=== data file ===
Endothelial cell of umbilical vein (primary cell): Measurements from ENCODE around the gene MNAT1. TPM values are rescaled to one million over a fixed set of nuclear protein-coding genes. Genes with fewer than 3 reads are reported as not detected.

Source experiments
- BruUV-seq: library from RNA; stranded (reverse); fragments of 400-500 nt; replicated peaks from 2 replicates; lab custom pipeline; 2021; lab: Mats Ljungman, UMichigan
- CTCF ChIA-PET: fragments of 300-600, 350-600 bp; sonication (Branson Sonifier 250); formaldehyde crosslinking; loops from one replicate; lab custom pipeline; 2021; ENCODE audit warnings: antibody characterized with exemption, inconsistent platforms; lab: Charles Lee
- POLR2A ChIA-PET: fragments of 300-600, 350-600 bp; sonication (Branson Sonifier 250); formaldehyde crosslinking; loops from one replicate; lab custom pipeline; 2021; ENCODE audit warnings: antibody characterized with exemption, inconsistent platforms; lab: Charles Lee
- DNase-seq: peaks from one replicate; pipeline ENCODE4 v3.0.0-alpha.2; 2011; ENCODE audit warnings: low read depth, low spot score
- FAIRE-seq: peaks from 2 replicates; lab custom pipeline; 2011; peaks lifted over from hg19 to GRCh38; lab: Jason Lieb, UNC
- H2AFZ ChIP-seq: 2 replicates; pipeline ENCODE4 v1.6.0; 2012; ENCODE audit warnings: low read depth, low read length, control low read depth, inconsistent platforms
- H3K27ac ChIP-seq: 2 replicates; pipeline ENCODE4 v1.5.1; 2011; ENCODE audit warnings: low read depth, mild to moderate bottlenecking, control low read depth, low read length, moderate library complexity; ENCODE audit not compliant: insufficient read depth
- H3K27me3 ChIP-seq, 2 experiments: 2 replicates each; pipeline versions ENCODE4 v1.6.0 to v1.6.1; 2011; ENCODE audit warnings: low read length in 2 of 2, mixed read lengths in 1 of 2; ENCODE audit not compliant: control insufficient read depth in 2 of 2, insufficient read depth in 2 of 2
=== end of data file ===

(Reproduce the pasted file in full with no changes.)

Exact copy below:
Endothelial cell of umbilical vein (primary cell): Measurements from ENCODE around the gene MNAT1. TPM values are rescaled to one million over a fixed set of nuclear protein-coding genes. Genes with fewer than 3 reads are reported as not detected.

Source experiments
- BruUV-seq: library from RNA; stranded (reverse); fragments of 400-500 nt; replicated peaks from 2 replicates; lab custom pipeline; 2021; lab: Mats Ljungman, UMichigan
- CTCF ChIA-PET: fragments of 300-600, 350-600 bp; sonication (Branson Sonifier 250); formaldehyde crosslinking; loops from one replicate; lab custom pipeline; 2021; ENCODE audit warnings: antibody characterized with exemption, inconsistent platforms; lab: Charles Lee
- POLR2A ChIA-PET: fragments of 300-600, 350-600 bp; sonication (Branson Sonifier 250); formaldehyde crosslinking; loops from one replicate; lab custom pipeline; 2021; ENCODE audit warnings: antibody characterized with exemption, inconsistent platforms; lab: Charles Lee
- DNase-seq: peaks from one replicate; pipeline ENCODE4 v3.0.0-alpha.2; 2011; ENCODE audit warnings: low read depth, low spot score
- FAIRE-seq: peaks from 2 replicates; lab custom pipeline; 2011; peaks lifted over from hg19 to GRCh38; lab: Jason Lieb, UNC
- H2AFZ ChIP-seq: 2 replicates; pipeline ENCODE4 v1.6.0; 2012; ENCODE audit warnings: low read depth, low read length, control low read depth, inconsistent platforms
- H3K27ac ChIP-seq: 2 replicates; pipeline ENCODE4 v1.5.1; 2011; ENCODE audit warnings: low read depth, mild to moderate bottlenecking, control low read depth, low read length, moderate library complexity; ENCODE audit not compliant: insufficient read depth
- H3K27me3 ChIP-seq, 2 experiments: 2 replicates each; pipeline versions ENCODE4 v1.6.0 to v1.6.1; 2011; ENCODE audit warnings: low read length in 2 of 2, mixed read lengths in 1 of 2; ENCODE audit not compliant: control insufficient read depth in 2 of 2, insufficient read depth in 2 of 2